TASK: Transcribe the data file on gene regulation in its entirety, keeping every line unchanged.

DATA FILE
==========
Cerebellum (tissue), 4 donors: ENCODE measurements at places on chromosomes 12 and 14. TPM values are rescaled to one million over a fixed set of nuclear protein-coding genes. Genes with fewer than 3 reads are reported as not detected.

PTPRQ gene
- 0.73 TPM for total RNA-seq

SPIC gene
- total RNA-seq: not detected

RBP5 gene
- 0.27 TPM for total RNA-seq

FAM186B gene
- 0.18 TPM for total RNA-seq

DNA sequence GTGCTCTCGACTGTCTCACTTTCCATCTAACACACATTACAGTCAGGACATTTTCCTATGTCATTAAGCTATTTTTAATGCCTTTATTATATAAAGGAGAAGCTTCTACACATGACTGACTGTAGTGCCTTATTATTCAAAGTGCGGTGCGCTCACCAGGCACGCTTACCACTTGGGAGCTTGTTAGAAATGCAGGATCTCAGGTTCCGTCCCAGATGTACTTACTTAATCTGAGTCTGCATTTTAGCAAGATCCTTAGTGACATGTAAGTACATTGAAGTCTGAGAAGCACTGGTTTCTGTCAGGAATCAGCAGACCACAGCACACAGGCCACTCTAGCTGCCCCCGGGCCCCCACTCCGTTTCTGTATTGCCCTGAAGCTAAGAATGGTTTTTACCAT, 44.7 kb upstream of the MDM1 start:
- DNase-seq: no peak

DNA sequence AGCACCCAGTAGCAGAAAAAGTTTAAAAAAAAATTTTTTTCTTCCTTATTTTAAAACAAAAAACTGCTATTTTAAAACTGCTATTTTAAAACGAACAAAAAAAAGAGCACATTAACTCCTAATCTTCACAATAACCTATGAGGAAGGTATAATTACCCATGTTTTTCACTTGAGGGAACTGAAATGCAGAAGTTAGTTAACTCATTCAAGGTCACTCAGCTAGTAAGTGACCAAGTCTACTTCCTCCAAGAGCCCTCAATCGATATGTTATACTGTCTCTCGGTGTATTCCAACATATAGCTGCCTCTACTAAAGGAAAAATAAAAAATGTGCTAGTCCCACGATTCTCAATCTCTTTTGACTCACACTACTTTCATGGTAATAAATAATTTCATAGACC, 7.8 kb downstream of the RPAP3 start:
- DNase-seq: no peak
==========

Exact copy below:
Cerebellum (tissue), 4 donors: ENCODE measurements at places on chromosomes 12 and 14. TPM values are rescaled to one million over a fixed set of nuclear protein-coding genes. Genes with fewer than 3 reads are reported as not detected.

PTPRQ gene
- 0.73 TPM for total RNA-seq

SPIC gene
- total RNA-seq: not detected

RBP5 gene
- 0.27 TPM for total RNA-seq

FAM186B gene
- 0.18 TPM for total RNA-seq

DNA sequence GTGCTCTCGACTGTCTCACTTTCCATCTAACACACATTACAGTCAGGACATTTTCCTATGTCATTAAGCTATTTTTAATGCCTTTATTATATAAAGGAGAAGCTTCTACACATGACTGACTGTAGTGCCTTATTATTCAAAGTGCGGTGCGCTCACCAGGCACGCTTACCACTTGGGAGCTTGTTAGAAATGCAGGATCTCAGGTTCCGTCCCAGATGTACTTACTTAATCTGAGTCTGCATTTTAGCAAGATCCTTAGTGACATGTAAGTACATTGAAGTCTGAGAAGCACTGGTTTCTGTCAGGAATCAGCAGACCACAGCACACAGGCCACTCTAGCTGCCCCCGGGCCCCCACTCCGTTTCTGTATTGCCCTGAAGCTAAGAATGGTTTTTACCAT, 44.7 kb upstream of the MDM1 start:
- DNase-seq: no peak

DNA sequence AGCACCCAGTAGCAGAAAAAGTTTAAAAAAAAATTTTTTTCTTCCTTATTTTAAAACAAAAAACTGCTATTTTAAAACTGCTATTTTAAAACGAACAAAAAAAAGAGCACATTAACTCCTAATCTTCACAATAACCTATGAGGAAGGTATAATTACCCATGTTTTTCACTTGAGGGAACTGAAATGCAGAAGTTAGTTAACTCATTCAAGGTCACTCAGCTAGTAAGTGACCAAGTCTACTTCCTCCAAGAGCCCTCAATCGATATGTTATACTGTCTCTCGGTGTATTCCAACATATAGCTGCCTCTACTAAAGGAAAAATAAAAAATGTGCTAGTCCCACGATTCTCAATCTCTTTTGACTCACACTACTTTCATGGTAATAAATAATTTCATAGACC, 7.8 kb downstream of the RPAP3 start:
- DNase-seq: no peak